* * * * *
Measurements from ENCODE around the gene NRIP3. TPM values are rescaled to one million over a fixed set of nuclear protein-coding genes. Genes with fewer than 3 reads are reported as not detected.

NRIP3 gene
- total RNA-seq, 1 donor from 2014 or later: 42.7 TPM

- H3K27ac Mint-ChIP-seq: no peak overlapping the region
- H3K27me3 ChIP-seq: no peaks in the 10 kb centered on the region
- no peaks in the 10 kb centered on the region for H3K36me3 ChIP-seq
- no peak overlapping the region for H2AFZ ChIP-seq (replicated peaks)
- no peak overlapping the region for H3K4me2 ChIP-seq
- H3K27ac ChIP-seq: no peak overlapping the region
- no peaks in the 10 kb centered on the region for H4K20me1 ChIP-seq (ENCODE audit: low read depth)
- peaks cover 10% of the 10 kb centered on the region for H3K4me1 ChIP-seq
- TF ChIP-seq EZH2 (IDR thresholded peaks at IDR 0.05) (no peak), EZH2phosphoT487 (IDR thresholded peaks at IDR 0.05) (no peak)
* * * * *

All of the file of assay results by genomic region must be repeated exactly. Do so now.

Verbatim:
Measurements from ENCODE around the gene NRIP3. TPM values are rescaled to one million over a fixed set of nuclear protein-coding genes. Genes with fewer than 3 reads are reported as not detected.

NRIP3 gene
- total RNA-seq, 1 donor from 2014 or later: 42.7 TPM

- H3K27ac Mint-ChIP-seq: no peak overlapping the region
- H3K27me3 ChIP-seq: no peaks in the 10 kb centered on the region
- no peaks in the 10 kb centered on the region for H3K36me3 ChIP-seq
- no peak overlapping the region for H2AFZ ChIP-seq (replicated peaks)
- no peak overlapping the region for H3K4me2 ChIP-seq
- H3K27ac ChIP-seq: no peak overlapping the region
- no peaks in the 10 kb centered on the region for H4K20me1 ChIP-seq (ENCODE audit: low read depth)
- peaks cover 10% of the 10 kb centered on the region for H3K4me1 ChIP-seq
- TF ChIP-seq EZH2 (IDR thresholded peaks at IDR 0.05) (no peak), EZH2phosphoT487 (IDR thresholded peaks at IDR 0.05) (no peak)